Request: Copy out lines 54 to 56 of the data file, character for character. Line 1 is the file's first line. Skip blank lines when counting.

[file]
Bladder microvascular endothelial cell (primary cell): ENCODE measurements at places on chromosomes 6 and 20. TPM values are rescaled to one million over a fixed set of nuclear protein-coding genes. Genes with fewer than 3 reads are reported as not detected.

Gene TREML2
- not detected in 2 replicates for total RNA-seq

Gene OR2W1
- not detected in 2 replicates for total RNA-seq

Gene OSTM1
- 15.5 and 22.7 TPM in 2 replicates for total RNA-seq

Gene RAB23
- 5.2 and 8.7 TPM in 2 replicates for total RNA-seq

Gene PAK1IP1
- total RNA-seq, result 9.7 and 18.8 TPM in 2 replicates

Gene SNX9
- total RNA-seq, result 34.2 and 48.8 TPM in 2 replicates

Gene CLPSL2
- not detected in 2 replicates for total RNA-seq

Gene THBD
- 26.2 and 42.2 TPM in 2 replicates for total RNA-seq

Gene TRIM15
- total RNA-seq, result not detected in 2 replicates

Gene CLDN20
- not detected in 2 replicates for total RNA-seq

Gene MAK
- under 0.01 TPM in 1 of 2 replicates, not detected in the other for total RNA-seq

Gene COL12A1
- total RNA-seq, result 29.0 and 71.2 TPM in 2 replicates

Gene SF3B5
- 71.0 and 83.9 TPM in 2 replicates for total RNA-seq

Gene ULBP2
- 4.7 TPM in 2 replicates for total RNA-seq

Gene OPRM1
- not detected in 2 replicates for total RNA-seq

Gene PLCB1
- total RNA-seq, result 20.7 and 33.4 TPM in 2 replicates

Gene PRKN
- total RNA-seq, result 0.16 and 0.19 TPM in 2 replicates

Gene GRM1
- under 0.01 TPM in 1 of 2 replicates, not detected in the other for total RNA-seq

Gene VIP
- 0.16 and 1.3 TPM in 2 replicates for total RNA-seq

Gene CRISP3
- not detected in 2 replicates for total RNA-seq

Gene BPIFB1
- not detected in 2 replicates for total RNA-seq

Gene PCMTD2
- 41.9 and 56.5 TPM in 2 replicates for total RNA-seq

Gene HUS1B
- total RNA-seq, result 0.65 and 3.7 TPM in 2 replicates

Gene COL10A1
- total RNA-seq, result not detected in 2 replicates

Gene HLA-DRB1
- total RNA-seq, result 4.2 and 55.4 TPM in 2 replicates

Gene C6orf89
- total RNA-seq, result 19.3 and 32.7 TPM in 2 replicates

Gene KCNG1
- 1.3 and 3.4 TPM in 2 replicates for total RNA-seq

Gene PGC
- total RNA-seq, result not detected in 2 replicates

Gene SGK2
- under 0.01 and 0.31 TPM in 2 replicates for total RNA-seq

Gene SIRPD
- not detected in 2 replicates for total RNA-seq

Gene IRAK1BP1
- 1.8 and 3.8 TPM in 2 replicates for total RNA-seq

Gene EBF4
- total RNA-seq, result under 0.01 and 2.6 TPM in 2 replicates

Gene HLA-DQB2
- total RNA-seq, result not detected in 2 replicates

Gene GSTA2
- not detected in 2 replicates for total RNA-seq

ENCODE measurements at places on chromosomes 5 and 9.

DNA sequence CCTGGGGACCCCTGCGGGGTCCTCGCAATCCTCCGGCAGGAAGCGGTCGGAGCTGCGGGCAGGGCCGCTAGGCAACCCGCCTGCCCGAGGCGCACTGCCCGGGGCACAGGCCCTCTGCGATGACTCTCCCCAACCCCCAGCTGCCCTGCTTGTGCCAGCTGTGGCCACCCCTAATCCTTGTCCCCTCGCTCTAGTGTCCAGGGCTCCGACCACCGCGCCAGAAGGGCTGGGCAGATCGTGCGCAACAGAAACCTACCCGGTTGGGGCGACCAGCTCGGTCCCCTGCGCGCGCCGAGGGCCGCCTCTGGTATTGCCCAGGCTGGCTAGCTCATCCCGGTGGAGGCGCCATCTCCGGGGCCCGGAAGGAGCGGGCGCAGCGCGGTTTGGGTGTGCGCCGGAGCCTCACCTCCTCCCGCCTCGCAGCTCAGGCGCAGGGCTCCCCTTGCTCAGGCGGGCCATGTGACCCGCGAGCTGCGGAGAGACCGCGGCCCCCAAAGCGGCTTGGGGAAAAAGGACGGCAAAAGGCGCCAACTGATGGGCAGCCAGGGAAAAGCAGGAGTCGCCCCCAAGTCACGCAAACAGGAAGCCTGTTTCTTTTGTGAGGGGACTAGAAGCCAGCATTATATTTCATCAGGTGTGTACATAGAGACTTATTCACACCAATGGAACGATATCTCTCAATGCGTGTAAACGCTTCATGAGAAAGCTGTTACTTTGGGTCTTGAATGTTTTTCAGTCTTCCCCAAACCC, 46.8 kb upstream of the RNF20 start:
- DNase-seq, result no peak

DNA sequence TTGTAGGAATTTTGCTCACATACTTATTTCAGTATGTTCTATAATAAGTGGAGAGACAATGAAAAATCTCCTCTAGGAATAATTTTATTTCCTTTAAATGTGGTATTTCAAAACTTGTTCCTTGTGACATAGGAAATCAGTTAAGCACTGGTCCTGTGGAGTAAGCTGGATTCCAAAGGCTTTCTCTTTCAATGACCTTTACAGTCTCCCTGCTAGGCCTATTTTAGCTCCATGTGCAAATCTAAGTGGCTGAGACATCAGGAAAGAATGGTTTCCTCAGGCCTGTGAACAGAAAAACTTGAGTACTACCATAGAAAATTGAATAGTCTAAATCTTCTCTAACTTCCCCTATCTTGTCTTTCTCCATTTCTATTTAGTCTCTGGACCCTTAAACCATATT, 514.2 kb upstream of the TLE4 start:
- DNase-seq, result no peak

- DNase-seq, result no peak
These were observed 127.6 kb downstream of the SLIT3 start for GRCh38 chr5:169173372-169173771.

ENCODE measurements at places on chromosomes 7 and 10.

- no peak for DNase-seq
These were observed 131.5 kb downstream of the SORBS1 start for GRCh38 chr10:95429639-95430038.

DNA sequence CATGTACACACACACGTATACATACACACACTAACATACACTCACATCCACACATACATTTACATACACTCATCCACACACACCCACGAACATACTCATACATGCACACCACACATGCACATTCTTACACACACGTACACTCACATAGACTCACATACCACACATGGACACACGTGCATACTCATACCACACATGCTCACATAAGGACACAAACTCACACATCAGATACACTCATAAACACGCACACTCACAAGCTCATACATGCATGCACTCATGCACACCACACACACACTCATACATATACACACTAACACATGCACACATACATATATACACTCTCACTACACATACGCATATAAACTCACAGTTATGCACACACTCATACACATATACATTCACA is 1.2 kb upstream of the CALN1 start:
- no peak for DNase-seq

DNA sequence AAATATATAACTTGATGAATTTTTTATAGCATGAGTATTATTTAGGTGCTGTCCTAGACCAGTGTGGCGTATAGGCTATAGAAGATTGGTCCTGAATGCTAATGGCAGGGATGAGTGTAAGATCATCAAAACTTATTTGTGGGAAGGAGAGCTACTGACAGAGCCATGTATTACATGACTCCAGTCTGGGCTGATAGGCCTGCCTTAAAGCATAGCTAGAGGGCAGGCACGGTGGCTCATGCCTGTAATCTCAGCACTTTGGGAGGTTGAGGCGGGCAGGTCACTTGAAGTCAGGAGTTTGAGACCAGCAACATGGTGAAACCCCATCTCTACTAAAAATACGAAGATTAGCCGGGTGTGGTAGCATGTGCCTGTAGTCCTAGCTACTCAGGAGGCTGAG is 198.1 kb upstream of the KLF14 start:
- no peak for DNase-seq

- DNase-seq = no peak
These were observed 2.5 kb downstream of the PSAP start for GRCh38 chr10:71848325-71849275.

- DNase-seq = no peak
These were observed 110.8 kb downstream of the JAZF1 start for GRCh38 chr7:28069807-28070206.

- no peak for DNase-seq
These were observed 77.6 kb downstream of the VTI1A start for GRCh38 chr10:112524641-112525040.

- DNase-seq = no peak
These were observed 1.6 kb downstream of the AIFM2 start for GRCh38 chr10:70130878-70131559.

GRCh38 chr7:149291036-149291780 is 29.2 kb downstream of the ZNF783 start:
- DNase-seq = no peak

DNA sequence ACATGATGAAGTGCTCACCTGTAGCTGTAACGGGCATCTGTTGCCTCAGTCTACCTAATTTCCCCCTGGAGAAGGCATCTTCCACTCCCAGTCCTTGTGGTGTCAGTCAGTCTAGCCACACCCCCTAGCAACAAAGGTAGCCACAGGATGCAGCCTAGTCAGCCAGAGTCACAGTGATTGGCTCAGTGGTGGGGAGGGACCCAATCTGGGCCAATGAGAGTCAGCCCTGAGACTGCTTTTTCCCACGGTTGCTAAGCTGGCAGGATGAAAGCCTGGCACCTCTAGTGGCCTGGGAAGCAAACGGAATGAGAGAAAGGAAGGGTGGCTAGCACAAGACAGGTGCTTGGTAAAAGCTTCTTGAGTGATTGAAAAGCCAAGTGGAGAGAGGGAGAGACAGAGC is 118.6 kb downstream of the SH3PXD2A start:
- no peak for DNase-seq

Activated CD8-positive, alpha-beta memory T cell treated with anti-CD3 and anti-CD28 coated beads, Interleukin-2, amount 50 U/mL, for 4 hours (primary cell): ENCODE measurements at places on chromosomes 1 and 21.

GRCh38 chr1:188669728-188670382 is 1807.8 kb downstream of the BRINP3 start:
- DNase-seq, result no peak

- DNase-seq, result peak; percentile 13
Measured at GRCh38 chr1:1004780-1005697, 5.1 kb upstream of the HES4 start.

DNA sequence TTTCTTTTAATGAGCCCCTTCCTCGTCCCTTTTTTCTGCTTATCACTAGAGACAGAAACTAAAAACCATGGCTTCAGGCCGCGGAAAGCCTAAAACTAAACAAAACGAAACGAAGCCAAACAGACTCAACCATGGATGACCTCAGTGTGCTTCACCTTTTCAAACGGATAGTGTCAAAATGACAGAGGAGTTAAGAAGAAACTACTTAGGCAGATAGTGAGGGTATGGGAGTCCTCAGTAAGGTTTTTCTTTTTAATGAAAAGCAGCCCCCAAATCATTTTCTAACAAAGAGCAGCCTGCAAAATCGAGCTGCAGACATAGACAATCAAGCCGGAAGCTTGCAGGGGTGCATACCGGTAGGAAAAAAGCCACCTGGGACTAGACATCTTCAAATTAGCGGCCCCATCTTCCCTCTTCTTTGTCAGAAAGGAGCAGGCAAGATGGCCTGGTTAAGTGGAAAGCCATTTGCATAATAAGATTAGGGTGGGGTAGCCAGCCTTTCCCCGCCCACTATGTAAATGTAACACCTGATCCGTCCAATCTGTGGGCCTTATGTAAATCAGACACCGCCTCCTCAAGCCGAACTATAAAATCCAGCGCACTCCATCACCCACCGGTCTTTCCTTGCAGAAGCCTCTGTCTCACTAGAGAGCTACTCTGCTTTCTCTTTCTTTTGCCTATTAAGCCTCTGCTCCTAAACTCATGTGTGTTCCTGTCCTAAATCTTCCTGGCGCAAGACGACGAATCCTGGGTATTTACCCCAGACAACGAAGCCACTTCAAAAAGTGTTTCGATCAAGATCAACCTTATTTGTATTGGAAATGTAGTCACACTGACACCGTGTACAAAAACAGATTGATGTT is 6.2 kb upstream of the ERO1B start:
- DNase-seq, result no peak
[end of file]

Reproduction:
Gene KCNG1
- 1.3 and 3.4 TPM in 2 replicates for total RNA-seq

Gene PGC